Create Engaging Content and Create More Customers

More, engaging content means more prospective customers and better conversion of those prospective customers. So how do I create engaging content? Think like a publisher.


I’m connected to a chap called Jeff Ogden on Linkedin. I bumped into Jeff when he was working for Greenlight Search. Now, he’s gone out on his own and runs a company that specialises in B2B lead generation. He’s doing very well, before you ask.


Now those of you that read my earlier post on marketing to high net worth individuals will know that us B2C marketers can learn alot from the very best B2B ones, expecially when we’re targeting HNW individuals.


Recently, Jeff put out a podcast on content strategies for B2B enterprises to generate leads called “Think Like a Publisher” which got me thinking – many more companies in the travel and tourism sector should be thinking like publishers.




  • Well firstly, more content means better conversion. As a rule of thumb, the more content a potential customer can find on their chosen subject, the more likely they’ll trust your expertise on that subject and the more likely they’ll get in touch. Of course it can’t be any old rubbish – it needs to reflect areas on which your company is an authority, be consistent with the brand essence and values, be interesting and topical, and be part of a well structured site so that it channels your prospective customer rather than confusing her.


  • Secondly, it means more potential customers coming to your site. More content leads to more relevant links being swapped on social media, RSS, bookmarking sites and via email. It means more content being indexed by Google, Bing etc and more frequent visits to your site by those search engines which can lead to improvement in your PageRank.


More and more companies are adopting ‘branded’ content strategies but for the only part of the right reason (if that makes sense). Content strategies shouldn’t only be used for search engines, and I’d always advocate creating content for people first and robots second.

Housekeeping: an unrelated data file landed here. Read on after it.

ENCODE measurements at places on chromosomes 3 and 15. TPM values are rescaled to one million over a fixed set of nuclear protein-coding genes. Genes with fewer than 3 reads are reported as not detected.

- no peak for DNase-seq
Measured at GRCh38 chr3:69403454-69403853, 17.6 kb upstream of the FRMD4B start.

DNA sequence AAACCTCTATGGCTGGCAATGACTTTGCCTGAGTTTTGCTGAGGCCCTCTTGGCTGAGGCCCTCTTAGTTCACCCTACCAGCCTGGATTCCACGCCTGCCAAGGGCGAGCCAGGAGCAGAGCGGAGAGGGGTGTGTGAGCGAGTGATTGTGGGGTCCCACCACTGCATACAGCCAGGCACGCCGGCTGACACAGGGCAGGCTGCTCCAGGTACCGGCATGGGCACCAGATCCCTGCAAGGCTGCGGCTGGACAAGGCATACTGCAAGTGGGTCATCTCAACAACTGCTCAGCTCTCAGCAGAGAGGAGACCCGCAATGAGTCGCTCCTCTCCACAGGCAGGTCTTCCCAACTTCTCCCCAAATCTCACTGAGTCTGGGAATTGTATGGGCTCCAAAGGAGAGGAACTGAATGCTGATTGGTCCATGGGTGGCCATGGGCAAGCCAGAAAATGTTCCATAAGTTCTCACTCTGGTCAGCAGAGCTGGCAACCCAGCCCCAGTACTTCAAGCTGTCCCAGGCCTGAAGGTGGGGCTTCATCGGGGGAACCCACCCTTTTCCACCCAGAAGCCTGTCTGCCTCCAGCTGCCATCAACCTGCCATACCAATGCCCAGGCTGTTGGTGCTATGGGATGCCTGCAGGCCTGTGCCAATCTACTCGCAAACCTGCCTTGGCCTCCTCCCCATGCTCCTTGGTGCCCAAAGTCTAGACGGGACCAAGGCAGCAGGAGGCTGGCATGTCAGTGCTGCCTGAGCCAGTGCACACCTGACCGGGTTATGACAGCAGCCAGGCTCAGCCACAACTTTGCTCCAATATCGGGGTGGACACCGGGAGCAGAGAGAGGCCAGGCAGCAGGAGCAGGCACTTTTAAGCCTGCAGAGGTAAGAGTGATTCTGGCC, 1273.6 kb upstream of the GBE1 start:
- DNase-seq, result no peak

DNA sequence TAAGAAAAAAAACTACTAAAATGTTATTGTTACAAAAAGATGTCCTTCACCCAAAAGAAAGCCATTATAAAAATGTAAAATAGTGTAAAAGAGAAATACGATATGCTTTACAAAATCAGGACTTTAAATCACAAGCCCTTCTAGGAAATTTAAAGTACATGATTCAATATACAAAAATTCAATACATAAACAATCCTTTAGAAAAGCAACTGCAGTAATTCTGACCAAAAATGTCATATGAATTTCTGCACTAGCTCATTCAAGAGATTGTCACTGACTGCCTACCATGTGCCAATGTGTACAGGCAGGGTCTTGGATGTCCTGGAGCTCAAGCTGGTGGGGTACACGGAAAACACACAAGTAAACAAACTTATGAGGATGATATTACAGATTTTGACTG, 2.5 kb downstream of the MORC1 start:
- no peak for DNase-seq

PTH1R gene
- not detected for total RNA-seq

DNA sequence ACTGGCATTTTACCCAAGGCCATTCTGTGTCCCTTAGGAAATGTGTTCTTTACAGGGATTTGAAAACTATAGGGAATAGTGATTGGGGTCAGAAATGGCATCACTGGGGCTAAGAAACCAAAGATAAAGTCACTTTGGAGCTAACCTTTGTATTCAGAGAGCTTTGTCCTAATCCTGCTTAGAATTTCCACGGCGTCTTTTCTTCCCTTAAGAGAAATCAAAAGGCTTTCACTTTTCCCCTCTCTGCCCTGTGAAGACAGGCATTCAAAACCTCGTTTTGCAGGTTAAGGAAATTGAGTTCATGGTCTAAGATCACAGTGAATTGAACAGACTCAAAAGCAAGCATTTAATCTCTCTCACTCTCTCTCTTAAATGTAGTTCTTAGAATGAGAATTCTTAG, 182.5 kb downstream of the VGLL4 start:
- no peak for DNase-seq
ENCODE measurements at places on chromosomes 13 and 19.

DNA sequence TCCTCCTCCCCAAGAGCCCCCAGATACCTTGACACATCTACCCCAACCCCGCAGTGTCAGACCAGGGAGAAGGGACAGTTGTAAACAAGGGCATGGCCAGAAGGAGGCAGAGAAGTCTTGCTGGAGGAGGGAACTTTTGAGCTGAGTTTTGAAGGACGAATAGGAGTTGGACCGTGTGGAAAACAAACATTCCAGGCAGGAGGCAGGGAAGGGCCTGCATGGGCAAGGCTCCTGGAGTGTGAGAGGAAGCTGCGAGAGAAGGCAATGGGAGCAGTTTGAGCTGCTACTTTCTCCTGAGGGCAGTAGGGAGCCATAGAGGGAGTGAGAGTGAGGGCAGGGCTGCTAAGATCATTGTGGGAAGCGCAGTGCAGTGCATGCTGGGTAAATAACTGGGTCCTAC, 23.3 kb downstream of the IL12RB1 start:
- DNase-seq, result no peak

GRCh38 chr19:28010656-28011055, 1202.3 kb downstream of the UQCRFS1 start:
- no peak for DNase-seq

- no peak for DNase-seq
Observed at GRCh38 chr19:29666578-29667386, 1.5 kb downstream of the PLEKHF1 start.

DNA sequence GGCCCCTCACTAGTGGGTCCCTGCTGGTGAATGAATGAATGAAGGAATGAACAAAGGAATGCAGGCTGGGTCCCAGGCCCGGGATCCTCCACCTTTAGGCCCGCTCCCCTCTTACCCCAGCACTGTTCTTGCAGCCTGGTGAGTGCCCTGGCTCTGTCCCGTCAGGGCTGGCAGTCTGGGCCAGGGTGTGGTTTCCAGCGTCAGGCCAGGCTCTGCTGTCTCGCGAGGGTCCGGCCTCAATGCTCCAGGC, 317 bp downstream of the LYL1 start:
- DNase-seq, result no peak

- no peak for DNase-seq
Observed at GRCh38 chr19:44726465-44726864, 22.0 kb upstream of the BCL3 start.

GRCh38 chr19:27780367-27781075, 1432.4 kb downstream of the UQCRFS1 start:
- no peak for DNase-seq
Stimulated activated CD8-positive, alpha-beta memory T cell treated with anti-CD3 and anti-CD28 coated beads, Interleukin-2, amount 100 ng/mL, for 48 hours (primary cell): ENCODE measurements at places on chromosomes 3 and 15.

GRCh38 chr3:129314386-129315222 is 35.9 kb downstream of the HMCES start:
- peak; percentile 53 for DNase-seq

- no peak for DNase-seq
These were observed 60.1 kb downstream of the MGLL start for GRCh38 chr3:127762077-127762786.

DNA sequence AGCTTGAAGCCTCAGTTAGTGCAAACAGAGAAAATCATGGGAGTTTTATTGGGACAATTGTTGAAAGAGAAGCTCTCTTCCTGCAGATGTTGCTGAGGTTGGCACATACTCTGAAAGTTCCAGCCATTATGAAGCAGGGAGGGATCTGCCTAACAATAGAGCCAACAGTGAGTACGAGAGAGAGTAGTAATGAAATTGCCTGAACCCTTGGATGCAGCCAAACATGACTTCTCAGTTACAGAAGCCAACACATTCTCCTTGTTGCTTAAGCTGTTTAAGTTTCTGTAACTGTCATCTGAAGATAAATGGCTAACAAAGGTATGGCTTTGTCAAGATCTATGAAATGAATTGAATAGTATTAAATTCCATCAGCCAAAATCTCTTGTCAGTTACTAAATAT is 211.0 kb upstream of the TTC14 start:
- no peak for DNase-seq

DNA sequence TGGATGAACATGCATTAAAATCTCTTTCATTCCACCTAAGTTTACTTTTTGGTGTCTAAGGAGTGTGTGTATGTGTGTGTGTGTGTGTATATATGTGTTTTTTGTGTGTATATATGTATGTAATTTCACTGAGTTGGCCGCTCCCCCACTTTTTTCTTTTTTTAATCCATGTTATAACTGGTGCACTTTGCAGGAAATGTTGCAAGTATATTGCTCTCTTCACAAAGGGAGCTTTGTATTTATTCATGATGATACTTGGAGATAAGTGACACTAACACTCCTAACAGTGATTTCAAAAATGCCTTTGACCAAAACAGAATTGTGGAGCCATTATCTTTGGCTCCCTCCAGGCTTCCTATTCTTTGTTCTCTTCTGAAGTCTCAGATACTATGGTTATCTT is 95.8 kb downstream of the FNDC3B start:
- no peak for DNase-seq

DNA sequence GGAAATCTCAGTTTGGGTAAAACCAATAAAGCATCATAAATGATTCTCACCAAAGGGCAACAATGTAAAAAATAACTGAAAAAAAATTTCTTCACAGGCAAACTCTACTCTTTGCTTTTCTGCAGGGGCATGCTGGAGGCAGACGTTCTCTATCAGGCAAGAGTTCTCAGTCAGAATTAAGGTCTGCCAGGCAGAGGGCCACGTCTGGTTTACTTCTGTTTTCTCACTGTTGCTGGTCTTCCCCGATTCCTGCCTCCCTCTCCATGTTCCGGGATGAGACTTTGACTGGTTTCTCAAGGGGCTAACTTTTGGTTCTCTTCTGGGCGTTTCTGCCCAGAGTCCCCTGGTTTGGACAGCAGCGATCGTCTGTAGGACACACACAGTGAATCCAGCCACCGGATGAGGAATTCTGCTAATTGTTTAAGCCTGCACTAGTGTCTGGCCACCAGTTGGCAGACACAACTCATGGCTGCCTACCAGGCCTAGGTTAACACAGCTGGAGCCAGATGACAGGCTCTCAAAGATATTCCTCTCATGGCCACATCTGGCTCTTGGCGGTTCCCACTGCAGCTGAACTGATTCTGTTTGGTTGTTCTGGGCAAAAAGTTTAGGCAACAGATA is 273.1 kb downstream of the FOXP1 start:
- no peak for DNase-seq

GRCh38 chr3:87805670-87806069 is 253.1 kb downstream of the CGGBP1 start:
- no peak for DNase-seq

I’ll cover some content generation ideas in another post, but bear in mind when you start out on this process that you’ll need to think about how you’re going to integrate this content on to your site (or on another site you create for it) and where, commercially, it make sense to focus. By that I mean if you have a wide product portfolio, which areas drive you highest margins – those are the places to start.


Emails – When Personal is Better Than Polished

Content and personalisation win over overt branding and aesthetics.


There’s no doubt about it – there are some really beautifully designed email templates out there.  Ravishing pictures, short impactful copy, personalised (sometimes even in the subject field if you delivery system is that functional) and smothered in branding.


You nod proudly as your survey your own template.  Problem is, your open and click thru rates seem to be on the wane.


Polished though they are, and deeply appealing to our heightened sense of the aesthetic, personal for me will always win over polished.


Would You Prefer This or Something from Clinton's?

Would You Prefer This or Something from Clinton's?

Ask yourself what has greater impact on you – a well-designed birthday card bought in a shop, or one, perhaps not quite so professional, that a friend or family member has made just for you.


Do you feel more special when you read a comment a friend has posted on their FaceBook wall or when they send an email just to you?


I do a bit of B2B work for marketing service providers looking to target companies in the travel and tourism industry and I wouldn’t dream of sending out a templated email – it’s always a well-researched, personalised email from their Outlook account.